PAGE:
Thursday, December 1, 2022


Group wants rollbacks of some IA voting restrictions; RSV, Flu, COVID: KY faces "Triple Threat" this winter; Appeals court halts special master review of documents seized at Mar-a-Lago.


The Senate passes a bill forcing a labor agreement in an effort to avoid a costly railway worker strike. The House Ways and Means Committee has former President Trump's tax returns in hand. The Agriculture Committee is looking at possible regulations for cryptocurrency following the collapse of cryptocurrency giant FTX. The Supreme Court will be reviewing the legality of Biden s student debt relief program next year. Anti-semitic comments from Ye spark the deletion of tweets from the the House Judiciary Committee GOP's Twitter account.


The first-ever "trout-safe" certification goes to an Idaho fish farm, the Healthy Housing Initiative helps improve rural communities' livability, and a new database makes it easier for buyers and builders to find available lots.

AZ Program Trains Volunteers to Help Prevent Heat Deaths


Friday, June 10, 2022   

The summer heat in Arizona is downright miserable for most people, but for some it can become deadly, as temperatures often reach 110 degrees or above.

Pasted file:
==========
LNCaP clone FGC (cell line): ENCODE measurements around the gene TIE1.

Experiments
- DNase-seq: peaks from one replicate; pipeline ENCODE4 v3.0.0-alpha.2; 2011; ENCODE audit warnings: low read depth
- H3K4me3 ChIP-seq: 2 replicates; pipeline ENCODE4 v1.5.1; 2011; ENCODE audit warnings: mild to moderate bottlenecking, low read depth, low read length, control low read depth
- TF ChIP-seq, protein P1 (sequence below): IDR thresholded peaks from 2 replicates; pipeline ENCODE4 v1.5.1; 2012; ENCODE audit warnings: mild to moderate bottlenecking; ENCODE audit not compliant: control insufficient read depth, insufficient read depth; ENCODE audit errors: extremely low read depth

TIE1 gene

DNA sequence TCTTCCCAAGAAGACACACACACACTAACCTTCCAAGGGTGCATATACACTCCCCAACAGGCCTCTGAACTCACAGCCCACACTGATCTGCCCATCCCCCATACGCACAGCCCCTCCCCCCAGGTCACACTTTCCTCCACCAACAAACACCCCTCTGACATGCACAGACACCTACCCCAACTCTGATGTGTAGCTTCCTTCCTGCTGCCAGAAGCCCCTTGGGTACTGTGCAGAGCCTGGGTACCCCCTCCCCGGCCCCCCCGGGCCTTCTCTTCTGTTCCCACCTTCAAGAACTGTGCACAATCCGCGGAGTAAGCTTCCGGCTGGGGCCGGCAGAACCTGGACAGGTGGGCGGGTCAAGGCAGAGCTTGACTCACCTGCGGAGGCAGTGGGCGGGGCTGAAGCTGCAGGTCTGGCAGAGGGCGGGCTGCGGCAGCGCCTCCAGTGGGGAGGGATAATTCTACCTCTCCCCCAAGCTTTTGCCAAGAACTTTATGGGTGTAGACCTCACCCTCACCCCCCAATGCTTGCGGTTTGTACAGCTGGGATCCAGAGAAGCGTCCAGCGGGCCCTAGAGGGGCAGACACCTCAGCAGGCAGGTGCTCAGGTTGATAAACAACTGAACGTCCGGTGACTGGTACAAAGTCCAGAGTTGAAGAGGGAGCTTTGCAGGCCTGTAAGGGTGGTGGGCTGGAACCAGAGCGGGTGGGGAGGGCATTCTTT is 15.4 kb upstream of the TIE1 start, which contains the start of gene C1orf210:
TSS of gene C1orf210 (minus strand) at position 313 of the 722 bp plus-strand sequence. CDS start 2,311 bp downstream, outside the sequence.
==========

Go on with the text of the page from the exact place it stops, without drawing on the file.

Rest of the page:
To help Arizonans keep their cool, The Nature Conservancy is sponsoring its second annual Urban Heat Leadership Academy.

The goal is to train volunteers to develop greener, healthier, and cooler communities.

Anna Bettis, Arizona Healthy Cities program manager for the Nature Conservancy, said the academy will provide community leaders with the knowledge and skills to advocate for more heat-mitigating resources.

"The academy is a first-of-its-kind, virtual program that's focused on building the capacity of people who live in the hottest neighborhoods to advocate for and implement solutions to mitigate urban heat," Bettis explained.

Bettis pointed out urban heat impacts people's health, safety and comfort, and it disproportionately affects Black and Indigenous residents. More than 330 people died from heat-related illnesses in the metro Phoenix area alone in 2021. Academy classes begin June 18. The deadline to sign up is June 14.

Bettis noted summer temperatures can vary significantly between neighborhoods, making those lacking vegetation like shade trees and grassy park lands, vulnerable.

"It's actually shocking," Bettis remarked. "There is some research that showed that there can be neighborhoods as little as two miles apart that can have up to a 13-degree difference in air temperature."

In addition to teaching volunteers how to mitigate heat in their neighborhoods, Bettis added it teaches them presentation skills to help them advocate in public settings.

"Maybe it's going to a city council meeting and talking about why resources for trees and shade are really critical to include in the budget," Bettis suggested. "They actually get some training on storytelling, and they practice the three minutes you have at a public meeting to 'say your piece.' "

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